3. We are caring too much about setting and atmosphere. We want, perhaps, the players to be hanging on our every word, instead of having fun. Solution: accept that if the players are having fun, we're already winning at being a GM! Even if they aren't enjoying themselves as we had planned!
  4. We let the players have the wrong characters for our campaign. Solution: apologize to them, explain what the campaign's about, and ask them to re-roll.
  5. We have created the wrong setting for this encounter, given the party and the players. Solution: play it through, learn from it, and change the setting for future encounters to work better with the party dynamic.
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    \$\begingroup\$ +1 for tackling what to do when the problem has already arisen, instead of focusing purely on preventative measures. \$\endgroup\$
    – GMJoe
    Feb 19, 2015 at 6:28
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    \$\begingroup\$ Thanks for great answer! I don't mind that much if Malkavian would throw a cake ONLY at Big Bad Guy, problem starts when he tries to throw it (or do something as silly) at absolutely everything and calling it "playing the character" \$\endgroup\$
    – Yasskier
    Feb 19, 2015 at 21:01
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    \$\begingroup\$ If you have a Malkavian or whatever whose default interaction is "I throw a cake at it" then A) You have to wonder where the heck he keeps getting all these cakes and B) You PROBABLY have a clear cut example of case 4 - a character that doesn't fit the game. Take your player aside and tell him he's ruining the mood, and see if he can either work with you, or think about a different character. \$\endgroup\$
    – Airk
    Feb 19, 2015 at 21:59
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    \$\begingroup\$ Please edit the useful bits of this conversation into the question and answer as appropriate, so it's preserved after the comments are inevitably removed. \$\endgroup\$
    – BESW
    Feb 21, 2015 at 6:34

You've only talked about retaliatory responses to players who step out of line. Have you tried a group conversation before the game, so everyone can set parameters and know what they are? That works a lot better than punishing them for crossing lines they didn't know existed.

This is especially important with horror games. Suspense, dread, terror, and the other emotions which horror games thrive on, are delicate to construct and easy to tear down. ALL games require everyone to collaborate if they're going to work, but horror games are less robust in their ability to absorb social contract miscues.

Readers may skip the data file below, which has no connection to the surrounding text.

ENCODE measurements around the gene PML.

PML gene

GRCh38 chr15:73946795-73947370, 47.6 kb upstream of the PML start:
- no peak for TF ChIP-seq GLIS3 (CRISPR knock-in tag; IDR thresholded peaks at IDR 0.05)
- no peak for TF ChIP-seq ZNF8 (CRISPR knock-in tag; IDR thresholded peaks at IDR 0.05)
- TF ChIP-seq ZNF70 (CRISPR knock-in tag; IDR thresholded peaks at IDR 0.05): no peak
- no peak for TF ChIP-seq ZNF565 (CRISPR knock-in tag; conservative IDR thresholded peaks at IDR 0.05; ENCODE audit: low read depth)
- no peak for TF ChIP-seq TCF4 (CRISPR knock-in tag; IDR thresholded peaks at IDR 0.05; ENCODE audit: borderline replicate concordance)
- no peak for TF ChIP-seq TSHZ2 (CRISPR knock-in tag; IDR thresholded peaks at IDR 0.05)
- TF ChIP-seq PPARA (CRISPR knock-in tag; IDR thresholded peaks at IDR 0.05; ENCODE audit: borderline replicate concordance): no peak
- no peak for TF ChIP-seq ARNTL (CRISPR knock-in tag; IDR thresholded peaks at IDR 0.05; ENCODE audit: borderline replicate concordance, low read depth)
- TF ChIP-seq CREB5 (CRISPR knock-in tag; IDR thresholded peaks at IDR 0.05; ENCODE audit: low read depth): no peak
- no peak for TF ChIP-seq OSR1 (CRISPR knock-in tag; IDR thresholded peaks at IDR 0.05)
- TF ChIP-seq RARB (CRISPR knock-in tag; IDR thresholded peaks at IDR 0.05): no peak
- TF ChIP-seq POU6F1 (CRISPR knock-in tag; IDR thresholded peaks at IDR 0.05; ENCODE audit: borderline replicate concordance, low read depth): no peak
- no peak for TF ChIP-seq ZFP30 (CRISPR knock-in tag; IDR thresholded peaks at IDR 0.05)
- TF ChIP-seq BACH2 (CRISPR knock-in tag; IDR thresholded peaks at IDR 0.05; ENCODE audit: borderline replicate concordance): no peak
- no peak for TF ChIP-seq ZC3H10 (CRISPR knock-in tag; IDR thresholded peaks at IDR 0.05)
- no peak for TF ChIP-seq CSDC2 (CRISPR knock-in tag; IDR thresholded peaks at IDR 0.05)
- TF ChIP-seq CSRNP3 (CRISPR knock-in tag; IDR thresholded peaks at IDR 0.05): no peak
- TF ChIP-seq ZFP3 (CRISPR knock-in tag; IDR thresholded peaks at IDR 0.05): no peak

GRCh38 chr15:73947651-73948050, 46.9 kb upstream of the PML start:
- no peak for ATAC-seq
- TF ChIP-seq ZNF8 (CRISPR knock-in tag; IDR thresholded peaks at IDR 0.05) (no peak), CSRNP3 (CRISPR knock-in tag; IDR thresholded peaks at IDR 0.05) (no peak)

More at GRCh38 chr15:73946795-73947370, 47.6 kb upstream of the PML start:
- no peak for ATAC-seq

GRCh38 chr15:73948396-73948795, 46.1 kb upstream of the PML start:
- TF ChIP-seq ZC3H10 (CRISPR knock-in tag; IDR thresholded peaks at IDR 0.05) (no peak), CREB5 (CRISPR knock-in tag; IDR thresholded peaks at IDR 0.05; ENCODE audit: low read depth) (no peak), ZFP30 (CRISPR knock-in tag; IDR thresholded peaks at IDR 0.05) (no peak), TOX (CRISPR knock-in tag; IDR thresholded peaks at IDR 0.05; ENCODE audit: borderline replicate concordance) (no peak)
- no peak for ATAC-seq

Pre-game flight check: Make sure everyone's playing the same game before you start.

Before a group starts playing a horror campaign, they need to sit down and talk about what it means to be playing that sort of game. Some horror RPG systems, like Call of Cthulhu, have sections about the implications and necessities of horror gaming. There are also essays on the subject which you may find helpful.

Some of your problems may stem from a disconnect in the kind of horror your group is interested in. A gore-heavy story will reward study of the monsters' statistics because it's dismemberment which brings the chills; a dread-heavy story can be utterly ruined by familiarity with the beasts stalking in the shadows. If some participants expect one style and some expect another, the tone will be pulled in multiple directions at once and probably won't survive.

It's important (for reasons I'll get into a little bit later) that this pre-game meeting doesn't just consist of the GM telling the players how it'll be. Good horror stems from things the participants find unsettling, and also requires all the participants to buy into the kind of horror they're agreeing to experience. This means the group should work together to agree on what the game will be like, so it's good for everyone. Your goal should be that everyone at the table, GM and player alike, becomes a co-conspirator working to make the game great for all involved.

Use the right tools: System choice can help or hinder your gamegoals.

Once your group's goals are agreed upon and coherently expressed, you may want to experiment with various systems to find ones which encourage those goals. For example:

A d20 System campaign (which gives hit point and defensive statistics to all creatures) comes pre-packaged with the idea that defeating an enemy is always possible given the right circumstances. That's going to actively oppose any attempt to cultivate "cosmic despair."

Cthulhu Dark, on the other hand, says that if you attempt to fight any monster, you automatically die. This totally re-frames the Investigator's position in the world, and reinforces the implacable nature of the horrors the Investigator faces. (Naturally, Cthulhu Dark is an awful game for zombies-and-shotguns gorefests.)

Make parties that work together.